On the surface, this seems a sensible approach. The move to Armidale is, I suspect,  accelerating changes in service delivery that were already under way. At this point I have not attempted to estimate the effect of the APVMA approach on the analysis beyond noting that the employment shifts will be smaller and somewhat longer term than the numbers used in the modelling, the risk profile reduced.  

Meantime, the University of New England has now introduced a suite of options in regulatory science from Graduate Certificate to PhD. While this possibility was dismissed by EY as irrelevant to the cost benefit analysis, it does affect the risk profile associated with the move.

Economic Impacts

The last part of the EY report compares the economic impacts on the ACT and the former Armidale Dumaresq LGA.  To the degree that the EY approach addresses follow on benefits, they are meant to be dealt with in this section.

In assessing relative economic impacts, EY uses the REMPLAN input-output model. As noted earlier, the analysis concluded that while the economic impact on Armidale would be relatively far greater than the loss in economic activity to the ACT, the total gain to Armidale would be less than the total loss experienced by the ACT.

The outcome here was pre-determined determined by the structure of the model. Because the ACT (population 357, 278 in 2011) is far larger than the previous Armidale Dumaresq LGA (population 24,105), more spend leaks from Armidale than the ACT. The analysis says little more than the move will have negligible economic impact on the ACT, substantial economic impact on Armidale. It does not properly capture the economic dynamics involved, nor the flow-on benefits beyond the narrow boundaries of the Armidale.Dumaresq LGA. A dollar not spent in those boundaries is not a lost dollar.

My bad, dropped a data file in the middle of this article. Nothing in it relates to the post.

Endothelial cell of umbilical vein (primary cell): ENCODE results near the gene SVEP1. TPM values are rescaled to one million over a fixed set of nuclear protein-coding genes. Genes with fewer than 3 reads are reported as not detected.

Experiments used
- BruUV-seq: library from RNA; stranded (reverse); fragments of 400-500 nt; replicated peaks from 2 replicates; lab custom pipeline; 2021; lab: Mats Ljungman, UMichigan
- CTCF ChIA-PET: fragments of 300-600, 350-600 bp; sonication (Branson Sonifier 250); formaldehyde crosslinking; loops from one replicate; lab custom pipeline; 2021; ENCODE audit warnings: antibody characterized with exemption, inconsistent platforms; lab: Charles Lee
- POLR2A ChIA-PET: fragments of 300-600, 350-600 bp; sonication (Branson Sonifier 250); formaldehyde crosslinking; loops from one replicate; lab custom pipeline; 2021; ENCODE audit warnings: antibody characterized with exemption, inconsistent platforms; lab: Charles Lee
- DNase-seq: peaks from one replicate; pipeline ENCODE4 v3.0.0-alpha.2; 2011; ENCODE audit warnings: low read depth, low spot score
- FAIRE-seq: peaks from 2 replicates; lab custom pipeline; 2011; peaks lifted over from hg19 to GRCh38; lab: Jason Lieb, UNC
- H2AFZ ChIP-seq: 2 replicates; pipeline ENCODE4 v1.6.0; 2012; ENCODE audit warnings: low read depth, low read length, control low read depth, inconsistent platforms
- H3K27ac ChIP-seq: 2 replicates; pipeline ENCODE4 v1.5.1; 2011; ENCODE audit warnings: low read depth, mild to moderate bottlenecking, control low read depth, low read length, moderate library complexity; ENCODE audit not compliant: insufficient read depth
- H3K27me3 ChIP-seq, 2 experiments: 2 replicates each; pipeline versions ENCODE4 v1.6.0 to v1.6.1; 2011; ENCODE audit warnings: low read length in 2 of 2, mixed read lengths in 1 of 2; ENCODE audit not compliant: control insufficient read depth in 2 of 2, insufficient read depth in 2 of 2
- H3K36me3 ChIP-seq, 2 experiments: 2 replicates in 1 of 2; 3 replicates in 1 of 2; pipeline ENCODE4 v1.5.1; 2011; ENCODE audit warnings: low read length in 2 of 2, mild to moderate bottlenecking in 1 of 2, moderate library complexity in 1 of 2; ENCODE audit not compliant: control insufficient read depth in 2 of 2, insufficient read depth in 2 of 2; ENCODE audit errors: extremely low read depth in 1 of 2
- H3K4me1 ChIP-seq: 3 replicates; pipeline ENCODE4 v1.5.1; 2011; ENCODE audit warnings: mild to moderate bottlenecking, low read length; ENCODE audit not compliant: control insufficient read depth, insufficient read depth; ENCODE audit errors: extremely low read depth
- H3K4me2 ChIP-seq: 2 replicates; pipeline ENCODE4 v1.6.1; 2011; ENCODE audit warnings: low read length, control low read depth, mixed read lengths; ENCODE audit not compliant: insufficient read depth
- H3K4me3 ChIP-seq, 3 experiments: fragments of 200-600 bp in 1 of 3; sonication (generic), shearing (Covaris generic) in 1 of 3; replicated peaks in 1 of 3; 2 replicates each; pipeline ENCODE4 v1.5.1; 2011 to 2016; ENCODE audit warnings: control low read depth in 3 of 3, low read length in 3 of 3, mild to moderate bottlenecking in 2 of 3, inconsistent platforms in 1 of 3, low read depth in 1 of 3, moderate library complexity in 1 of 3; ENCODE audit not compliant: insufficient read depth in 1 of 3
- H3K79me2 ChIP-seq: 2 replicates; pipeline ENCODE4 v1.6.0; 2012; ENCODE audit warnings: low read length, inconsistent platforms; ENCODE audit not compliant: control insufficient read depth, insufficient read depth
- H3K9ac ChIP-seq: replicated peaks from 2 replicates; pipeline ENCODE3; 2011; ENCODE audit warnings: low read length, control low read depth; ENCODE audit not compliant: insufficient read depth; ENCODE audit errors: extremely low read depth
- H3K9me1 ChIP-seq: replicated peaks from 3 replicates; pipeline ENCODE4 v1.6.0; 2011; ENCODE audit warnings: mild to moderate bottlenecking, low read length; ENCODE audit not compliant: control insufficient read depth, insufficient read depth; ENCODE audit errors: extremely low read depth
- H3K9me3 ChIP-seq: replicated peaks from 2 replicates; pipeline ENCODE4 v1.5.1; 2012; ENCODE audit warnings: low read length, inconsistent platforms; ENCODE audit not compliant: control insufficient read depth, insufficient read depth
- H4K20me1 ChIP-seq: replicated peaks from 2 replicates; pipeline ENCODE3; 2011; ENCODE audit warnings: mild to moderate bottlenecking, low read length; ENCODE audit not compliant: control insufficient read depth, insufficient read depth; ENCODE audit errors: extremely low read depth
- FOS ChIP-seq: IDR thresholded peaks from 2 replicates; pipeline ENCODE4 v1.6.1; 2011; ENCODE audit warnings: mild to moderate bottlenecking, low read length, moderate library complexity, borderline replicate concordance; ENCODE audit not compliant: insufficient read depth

Conclusion   

Given the stated regional development policy objective behind the move, I suggested that three questions needed to be addressed:
  • What are the costs and risks associated with the move? 
  • What are the gains from a regional development perspective? 
  • Do those gains outweigh the identified costs and risks?
The EY analysis concentrates on the first question.

The cost benefit analysis focuses on the financial costs of the move and is especially influenced by property and staff redundancy and replacement costs. It specifically excludes a range of benefits including secondary benefits linked to the regional development objective. Depending on the assumption used, the analysis suggests a NPV cost over a twenty year period in the range of a bit over $9 million to $23.19 million.

 The risk analysis does highlight transition risks and options that may lead to higher costs. However, the assumptions used to generate the headline numbers are such that the numbers involved have little meaning.

The analysis of comparative economic impacts on the ACT and Armidale says little more than the move will have negligible economic impact on the ACT, substantial economic impact on Armidale. It does not properly capture the economic dynamics involved, nor the flow-on benefits beyond the narrow boundaries of the original Armidale.Dumaresq LGA  

In my nextpost  I will look at the dynamic aspects comparing the ACT and broader Capital Territory region and Northern NSW to try to tease out some of the broader questions involved from a regional development perspective.